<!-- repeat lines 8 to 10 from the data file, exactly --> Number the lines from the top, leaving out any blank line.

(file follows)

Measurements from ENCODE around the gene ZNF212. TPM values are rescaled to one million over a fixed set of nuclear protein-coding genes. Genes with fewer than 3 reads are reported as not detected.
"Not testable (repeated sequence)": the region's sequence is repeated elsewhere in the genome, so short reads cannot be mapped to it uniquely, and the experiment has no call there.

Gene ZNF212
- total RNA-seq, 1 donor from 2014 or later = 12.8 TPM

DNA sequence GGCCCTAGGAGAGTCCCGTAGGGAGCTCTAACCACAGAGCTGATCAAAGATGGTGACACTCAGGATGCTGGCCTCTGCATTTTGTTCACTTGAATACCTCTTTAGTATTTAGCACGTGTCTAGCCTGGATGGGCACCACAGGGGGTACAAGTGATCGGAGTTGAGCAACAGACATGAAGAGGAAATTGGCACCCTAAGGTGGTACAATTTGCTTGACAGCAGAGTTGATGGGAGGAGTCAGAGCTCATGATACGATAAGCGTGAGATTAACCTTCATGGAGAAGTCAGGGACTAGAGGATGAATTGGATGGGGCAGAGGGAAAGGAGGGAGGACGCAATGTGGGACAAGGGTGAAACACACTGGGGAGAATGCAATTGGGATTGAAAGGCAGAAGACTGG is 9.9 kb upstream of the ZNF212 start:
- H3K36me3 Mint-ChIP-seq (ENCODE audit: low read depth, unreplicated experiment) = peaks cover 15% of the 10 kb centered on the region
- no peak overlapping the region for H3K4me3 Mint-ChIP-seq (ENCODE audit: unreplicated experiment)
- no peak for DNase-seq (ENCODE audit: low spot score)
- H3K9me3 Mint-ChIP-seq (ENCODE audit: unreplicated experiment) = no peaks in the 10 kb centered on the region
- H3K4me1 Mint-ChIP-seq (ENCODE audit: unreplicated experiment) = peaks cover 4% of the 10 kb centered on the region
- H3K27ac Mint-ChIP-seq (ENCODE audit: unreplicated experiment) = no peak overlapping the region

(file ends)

- no peak for DNase-seq (ENCODE audit: low spot score)
- H3K9me3 Mint-ChIP-seq (ENCODE audit: unreplicated experiment) = no peaks in the 10 kb centered on the region
- H3K4me1 Mint-ChIP-seq (ENCODE audit: unreplicated experiment) = peaks cover 4% of the 10 kb centered on the region